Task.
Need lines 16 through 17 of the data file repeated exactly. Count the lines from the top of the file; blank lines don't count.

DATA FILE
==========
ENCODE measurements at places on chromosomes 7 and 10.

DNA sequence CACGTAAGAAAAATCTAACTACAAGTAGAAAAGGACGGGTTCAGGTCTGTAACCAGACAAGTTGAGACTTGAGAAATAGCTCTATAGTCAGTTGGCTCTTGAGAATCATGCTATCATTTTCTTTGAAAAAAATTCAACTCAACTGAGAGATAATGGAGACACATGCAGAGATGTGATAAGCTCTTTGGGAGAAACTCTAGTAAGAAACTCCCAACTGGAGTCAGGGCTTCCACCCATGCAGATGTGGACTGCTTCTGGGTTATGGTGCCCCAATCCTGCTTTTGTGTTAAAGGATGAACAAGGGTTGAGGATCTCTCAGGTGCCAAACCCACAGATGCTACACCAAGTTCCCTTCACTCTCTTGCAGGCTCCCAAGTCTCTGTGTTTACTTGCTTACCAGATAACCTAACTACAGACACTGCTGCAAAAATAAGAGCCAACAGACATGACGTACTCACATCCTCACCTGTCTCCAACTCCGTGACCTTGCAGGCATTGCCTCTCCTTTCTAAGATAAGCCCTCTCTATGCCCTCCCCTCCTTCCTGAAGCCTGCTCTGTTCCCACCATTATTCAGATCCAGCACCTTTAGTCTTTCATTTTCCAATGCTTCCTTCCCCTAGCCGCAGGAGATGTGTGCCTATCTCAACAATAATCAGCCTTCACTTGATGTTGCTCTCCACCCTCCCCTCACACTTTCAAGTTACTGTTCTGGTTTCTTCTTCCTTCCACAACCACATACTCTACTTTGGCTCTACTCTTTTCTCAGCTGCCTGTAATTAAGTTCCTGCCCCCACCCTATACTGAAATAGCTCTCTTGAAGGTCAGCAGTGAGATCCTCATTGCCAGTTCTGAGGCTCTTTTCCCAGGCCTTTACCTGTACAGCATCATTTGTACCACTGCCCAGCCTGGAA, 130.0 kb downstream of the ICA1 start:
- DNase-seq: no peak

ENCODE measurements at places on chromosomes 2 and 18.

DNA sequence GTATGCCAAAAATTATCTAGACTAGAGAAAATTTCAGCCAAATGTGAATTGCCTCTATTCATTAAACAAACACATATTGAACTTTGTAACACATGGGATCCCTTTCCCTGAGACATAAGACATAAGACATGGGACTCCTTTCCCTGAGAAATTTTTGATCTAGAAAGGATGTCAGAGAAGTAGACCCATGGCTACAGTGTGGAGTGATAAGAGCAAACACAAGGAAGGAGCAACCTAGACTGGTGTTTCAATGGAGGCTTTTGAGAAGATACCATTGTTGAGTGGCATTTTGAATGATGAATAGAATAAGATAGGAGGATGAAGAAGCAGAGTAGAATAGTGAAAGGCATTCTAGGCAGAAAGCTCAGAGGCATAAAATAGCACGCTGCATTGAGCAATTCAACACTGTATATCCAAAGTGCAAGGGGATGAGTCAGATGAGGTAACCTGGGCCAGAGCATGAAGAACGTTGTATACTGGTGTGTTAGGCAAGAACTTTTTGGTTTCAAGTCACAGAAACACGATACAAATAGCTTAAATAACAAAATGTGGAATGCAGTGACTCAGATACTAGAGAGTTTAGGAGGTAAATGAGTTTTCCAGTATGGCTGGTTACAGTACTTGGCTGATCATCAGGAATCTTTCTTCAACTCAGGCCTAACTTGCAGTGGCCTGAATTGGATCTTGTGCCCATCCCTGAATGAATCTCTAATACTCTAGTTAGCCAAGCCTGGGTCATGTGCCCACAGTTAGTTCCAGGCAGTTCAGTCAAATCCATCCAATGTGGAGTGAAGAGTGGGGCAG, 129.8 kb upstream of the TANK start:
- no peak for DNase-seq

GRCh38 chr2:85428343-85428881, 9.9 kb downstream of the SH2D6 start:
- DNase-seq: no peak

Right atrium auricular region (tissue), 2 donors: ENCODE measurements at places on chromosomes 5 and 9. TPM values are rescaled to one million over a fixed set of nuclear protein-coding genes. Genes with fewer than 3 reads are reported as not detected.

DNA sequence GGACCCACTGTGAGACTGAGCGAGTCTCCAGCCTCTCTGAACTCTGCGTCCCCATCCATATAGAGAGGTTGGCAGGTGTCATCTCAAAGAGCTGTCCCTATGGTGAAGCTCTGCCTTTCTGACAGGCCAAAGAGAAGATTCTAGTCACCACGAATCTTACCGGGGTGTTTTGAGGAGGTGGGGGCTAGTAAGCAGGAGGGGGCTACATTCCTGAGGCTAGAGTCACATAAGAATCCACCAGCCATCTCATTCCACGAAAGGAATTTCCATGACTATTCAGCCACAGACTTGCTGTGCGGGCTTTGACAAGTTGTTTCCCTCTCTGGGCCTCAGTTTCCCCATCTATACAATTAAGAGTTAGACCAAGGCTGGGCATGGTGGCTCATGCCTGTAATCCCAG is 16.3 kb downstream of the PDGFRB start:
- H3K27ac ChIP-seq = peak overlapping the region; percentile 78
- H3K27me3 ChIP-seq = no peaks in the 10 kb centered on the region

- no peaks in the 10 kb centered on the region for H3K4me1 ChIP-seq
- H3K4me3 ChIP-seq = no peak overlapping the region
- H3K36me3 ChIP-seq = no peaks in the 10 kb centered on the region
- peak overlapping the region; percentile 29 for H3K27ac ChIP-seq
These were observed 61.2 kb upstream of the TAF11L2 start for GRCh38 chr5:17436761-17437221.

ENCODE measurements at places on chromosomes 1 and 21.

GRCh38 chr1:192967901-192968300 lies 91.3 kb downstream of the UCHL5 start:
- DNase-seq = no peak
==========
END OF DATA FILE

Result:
- peak overlapping the region; percentile 29 for H3K27ac ChIP-seq
These were observed 61.2 kb upstream of the TAF11L2 start for GRCh38 chr5:17436761-17437221.